Leaders constantly say that the most difficulties they have is managing their time. For this reason, Michael E. Porter and Nitin Nora of Harvard Business Review have launched the study. They monitored 27 company executives for three months to understand what is taking their time.
Leaders who participated in the study ran public companies at a total cost of $ 13.1 billion. Among them were two women and 25 men. The assistant to each leader was trained every 15 minutes to record the activities of his supervisor 24 hours a day. For each CEO, about 60,000 recorded hours were accumulated.
It turned out that the leaders were badly affected by the constant sending of copies of e-mails. They can not ignore them, but it is worth acknowledging that most of these letters do not require their attention and participation. They are coped with by other employees.
Each letter takes an average of six seconds. After this, it takes 25 minutes to get back to the previous level of performance that could have been observed before the letter arrived. For this reason, it is considered that such a tool as e-mail is heavily abused.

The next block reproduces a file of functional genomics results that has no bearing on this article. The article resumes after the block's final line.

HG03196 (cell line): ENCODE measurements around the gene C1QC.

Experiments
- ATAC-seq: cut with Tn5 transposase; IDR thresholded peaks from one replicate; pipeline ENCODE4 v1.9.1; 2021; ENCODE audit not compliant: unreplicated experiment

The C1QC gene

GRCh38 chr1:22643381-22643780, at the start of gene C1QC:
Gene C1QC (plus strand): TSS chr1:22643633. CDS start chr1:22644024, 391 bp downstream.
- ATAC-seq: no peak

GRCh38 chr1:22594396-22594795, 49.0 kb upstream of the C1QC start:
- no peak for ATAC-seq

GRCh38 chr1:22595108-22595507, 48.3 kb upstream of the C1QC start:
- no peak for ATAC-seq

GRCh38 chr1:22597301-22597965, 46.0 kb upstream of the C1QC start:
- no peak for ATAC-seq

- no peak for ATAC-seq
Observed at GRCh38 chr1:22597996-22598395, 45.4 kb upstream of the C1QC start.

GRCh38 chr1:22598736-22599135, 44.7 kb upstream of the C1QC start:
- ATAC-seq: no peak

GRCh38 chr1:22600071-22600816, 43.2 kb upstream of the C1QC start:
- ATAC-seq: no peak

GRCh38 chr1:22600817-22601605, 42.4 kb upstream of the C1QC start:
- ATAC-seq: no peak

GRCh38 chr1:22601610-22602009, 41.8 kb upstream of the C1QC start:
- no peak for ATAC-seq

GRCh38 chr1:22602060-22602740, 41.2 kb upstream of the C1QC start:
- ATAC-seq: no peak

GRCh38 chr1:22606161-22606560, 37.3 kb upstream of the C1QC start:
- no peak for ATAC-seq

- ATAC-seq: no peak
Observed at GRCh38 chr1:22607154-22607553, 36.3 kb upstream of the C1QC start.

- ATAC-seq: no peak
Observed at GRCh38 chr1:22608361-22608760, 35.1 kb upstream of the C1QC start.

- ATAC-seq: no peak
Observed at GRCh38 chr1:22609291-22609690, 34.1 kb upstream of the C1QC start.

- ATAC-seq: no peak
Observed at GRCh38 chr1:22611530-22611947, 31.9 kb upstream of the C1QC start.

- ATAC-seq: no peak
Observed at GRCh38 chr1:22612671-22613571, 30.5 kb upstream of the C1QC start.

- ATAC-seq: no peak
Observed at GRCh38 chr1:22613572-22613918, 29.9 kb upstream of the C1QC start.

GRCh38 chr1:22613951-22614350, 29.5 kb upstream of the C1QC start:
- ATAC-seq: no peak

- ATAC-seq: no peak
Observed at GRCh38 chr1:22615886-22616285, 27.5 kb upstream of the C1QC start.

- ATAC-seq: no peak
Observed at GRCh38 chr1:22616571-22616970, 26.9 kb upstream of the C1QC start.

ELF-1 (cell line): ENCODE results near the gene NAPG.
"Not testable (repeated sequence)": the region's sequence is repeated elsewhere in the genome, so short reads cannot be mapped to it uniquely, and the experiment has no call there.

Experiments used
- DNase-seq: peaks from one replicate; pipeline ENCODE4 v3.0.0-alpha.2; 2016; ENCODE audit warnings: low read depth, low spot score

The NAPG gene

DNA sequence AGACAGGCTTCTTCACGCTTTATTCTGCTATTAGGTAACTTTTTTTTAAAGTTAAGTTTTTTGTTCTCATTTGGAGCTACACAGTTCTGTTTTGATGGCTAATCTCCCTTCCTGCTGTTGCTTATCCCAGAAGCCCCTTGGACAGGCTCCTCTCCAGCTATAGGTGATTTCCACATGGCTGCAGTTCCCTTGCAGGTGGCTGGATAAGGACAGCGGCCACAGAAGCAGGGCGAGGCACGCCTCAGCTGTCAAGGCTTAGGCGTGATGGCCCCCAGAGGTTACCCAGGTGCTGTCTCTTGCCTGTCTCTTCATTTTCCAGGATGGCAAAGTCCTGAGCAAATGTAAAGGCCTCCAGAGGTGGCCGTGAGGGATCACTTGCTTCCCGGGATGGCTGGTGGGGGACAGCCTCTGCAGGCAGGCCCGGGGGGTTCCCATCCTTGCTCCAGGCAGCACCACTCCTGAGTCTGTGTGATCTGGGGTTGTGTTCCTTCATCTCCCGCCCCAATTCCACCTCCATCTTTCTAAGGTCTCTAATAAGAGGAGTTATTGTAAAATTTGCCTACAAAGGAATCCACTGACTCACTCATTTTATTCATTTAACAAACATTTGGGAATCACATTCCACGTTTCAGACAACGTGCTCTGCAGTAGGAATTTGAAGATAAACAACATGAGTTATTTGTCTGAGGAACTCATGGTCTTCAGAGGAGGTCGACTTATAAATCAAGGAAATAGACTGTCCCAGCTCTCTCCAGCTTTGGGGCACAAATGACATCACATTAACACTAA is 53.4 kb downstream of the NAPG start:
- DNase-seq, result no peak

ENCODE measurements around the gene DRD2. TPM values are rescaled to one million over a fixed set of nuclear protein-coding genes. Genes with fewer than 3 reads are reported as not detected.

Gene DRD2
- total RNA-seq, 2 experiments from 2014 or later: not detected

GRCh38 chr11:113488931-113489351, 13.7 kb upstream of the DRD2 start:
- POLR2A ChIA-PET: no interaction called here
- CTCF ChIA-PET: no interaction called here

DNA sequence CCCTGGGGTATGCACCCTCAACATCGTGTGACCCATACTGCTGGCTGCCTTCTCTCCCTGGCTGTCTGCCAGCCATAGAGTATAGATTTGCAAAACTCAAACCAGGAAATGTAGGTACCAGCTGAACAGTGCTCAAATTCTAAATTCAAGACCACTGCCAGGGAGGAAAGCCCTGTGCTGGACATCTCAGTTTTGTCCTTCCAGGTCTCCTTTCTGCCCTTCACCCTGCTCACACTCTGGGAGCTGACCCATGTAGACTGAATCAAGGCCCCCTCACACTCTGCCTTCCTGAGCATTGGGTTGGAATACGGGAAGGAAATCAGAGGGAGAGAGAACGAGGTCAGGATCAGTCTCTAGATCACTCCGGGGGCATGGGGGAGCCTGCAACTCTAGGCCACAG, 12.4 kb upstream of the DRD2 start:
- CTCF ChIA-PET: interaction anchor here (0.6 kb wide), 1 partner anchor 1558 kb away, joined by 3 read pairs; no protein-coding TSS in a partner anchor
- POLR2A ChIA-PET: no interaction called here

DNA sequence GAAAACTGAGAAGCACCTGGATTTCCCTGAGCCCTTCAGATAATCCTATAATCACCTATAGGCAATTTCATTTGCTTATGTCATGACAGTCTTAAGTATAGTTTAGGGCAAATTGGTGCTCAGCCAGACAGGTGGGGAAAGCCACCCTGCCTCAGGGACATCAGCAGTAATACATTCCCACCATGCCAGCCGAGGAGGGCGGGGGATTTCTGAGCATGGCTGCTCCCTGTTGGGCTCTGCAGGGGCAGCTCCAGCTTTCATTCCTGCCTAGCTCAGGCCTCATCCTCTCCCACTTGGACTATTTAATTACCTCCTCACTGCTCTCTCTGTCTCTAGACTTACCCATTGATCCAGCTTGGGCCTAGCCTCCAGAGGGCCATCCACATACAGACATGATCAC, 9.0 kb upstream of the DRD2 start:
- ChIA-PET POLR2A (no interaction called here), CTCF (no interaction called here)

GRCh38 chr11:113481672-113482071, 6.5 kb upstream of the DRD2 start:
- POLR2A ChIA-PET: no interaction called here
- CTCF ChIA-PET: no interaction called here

The authors of the study recommend that all managers establish strict standards on the use of e-mail and mentions in the copy of the address of the CEO. Filter messages could be an assistant manager, protecting his boss from the detrimental desire to follow absolutely everything.
Working with e-mail interrupts other activities, prolongs the working day, disrupts personal time and does not contribute to productivity. Many people begin to understand this. For this reason, a bill was even introduced in New York that prohibits requiring employees to check e-mail outside office hours.
It seems that e-mail is perceived as a serious problem for modern business. Soon messengers will follow her.